When we talk about being an HR consulting firm with demonstrated success in the construction industry, we are talking about companies who are responsible for anything in, on, or around a building. As the fractional HR resource for commercial roofing companies and contracting firms, we have a practical understanding of the issues impacting construction workforces. Despite our best efforts to deploy construction workers to the field so they can make money, we know we are at the mercy of the weather (and the Occupational Safety and Health Administration), with employee safety always being the top priority. As a firm who has created and implemented comprehensive learning and training curriculums for skilled trades workers, these programs help your employees earn a day’s pay, even if they aren’t able to work on a job site. In this blog, I outline three approaches to training your construction team when the weather isn’t cooperating.
1. Virtual Training Sessions
It’s not uncommon for construction workforces to be geographically dispersed. In my experience, if the weather is hazardous, dispatch will call it a day and won’t assign anyone to field jobs, as employee safety is paramount. However, if your workforce is hourly, non-exempt, they may be counting on those work hours. So, on days where it would be unwise to expect employees to get up on a roof or scale a building wall, offer virtual training sessions so your employees can still earn a living, and you skill up your workforce.
Offer live sessions, where a skilled member of your team offers training on a technical topic related to your industry. Maintain a bank of pre-recorded virtual sessions you require employees to complete if they aren’t assigned to a job. Inclement weather days provide a great opportunity to hold ad-hoc training sessions; get the entire team on a call to hold a virtual roundtable to discuss the state of the business or talk about current issues facing the industry. There’s lots of opportunity and potential in planning for bad weather days by building a strong library of virtual trainings.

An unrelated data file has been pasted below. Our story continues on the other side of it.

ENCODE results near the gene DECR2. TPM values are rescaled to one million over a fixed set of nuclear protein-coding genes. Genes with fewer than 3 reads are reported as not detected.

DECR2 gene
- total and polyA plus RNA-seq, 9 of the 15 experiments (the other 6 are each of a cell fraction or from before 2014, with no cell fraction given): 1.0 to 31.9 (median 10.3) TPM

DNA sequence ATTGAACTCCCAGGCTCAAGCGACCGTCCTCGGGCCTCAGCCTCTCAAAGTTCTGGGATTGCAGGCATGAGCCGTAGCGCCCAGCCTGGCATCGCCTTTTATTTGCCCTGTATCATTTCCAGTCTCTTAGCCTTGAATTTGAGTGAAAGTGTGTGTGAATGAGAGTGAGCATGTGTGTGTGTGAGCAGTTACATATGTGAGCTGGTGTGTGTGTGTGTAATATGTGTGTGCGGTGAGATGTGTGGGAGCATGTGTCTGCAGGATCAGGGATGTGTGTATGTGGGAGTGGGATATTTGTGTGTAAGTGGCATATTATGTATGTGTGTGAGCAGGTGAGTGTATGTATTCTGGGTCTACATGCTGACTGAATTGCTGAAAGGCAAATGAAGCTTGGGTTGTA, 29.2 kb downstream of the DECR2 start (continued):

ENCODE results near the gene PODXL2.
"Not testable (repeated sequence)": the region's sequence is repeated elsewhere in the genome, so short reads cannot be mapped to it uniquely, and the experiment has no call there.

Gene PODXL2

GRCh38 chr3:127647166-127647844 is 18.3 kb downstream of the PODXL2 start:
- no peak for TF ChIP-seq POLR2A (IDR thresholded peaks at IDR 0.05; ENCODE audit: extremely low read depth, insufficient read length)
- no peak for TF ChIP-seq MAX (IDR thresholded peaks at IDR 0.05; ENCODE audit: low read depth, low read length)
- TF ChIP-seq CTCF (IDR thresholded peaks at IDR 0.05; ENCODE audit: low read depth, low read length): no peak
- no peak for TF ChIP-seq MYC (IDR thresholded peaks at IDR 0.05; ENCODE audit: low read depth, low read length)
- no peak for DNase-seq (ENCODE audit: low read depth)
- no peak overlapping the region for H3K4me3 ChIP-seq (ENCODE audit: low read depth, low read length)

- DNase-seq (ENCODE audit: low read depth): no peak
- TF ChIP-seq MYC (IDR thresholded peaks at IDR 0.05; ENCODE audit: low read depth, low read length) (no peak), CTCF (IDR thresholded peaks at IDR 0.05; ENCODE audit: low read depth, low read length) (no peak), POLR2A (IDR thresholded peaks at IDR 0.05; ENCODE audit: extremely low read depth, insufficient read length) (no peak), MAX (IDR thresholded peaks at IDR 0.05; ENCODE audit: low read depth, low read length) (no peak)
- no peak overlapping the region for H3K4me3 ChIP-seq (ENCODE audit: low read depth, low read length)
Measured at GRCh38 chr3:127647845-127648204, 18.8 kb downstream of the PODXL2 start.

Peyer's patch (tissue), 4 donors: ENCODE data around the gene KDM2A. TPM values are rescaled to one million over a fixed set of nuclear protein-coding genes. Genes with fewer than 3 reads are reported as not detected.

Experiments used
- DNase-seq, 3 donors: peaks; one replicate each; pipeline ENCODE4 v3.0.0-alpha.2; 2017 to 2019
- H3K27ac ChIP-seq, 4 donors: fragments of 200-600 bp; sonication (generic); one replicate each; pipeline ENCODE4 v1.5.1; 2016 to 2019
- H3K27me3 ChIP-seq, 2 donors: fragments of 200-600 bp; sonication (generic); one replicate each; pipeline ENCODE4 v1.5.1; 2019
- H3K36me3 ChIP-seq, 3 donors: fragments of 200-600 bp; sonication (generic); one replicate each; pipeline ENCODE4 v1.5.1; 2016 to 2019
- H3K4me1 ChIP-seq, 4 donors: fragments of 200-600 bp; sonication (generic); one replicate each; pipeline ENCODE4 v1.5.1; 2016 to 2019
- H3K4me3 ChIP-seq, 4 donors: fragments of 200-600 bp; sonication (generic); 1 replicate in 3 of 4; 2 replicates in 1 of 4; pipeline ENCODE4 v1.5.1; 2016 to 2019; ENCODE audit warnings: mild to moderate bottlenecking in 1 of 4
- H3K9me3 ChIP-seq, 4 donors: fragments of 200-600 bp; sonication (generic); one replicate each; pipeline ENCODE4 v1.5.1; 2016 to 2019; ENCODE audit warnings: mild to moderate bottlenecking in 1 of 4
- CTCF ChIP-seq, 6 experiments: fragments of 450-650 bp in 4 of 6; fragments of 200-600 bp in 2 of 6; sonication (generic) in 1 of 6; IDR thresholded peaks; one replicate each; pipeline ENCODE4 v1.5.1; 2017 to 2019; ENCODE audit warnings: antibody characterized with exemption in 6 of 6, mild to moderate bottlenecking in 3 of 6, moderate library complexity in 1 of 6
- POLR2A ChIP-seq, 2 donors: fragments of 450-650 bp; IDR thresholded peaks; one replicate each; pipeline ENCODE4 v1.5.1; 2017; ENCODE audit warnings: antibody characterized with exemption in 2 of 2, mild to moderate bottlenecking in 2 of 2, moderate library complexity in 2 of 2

2. Self-Paced E-Learning
When your ability to meet business goals is directly tied to the weather, having contingency plans is crucial for business continuity. As a construction business owner, you have a responsibility to manage cash flow while also keeping your employees engaged in the work they do. And when a blizzard or thunderstorm prohibits your hourly crews from working, they directly see the impact in their pay. A self-paced E-Learning plan still allows your employees to report to work, even if they aren’t physically at a site working. Although they aren’t making the company money because they aren’t delivering a service to a customer, you are enhancing your service offering by skilling up your workforce.
Self-paced E-Learning is also a great solution if you have workers who are assigned “light duty” as a result of a worker’s compensation claim. As a contingency plan, e-learning has a number of applications across a construction organization. You are keeping your workforce engaged in an interactive and self-guided learning environment.
3. Classroom Training Sessions
Despite technological innovations in training and development, there are still certain skills in the construction industry you can only teach in person. Instructional videos are great, but sometimes workers need to actually touch and feel the product and tools with which they are expected to work. When developing your trades learning curriculum, create a combination of virtual, self-paced, and in-person classroom training sessions. By having a robust course selection in different modalities, companies can flex how their people learn. If you’re a company who has workers all local to a central location, classroom training is an effective way to assign your workforce’s time if they can’t report to job sites. Even if it affects your profitability, it increases the value your workforce brings back into the field once the weather improves.
In-person trainings are conducive to collaboration and team building. Construction teams are typically on the road and rarely have an opportunity to interact with their colleagues face-to-face. There’s a great benefit to providing your construction employees with the opportunity to meet in person and engage with each other. It gives them the opportunity to share their expertise and enhance the learning experience through sharing real life examples.
Work With an Experienced HR Consultant
In our experience, trade industries have been overlooked and underserved by traditional human resources consulting firms. We see great potential and opportunity in enhancing construction companies’ approach to recruitment processes, employee lifecycle management, employee engagement, and learning and development programs. With our direct experience in building trades curriculums from scratch, Red Clover is uniquely positioned to help companies who manage anything in, on, or around a building. Interested in learning more? Reach out today!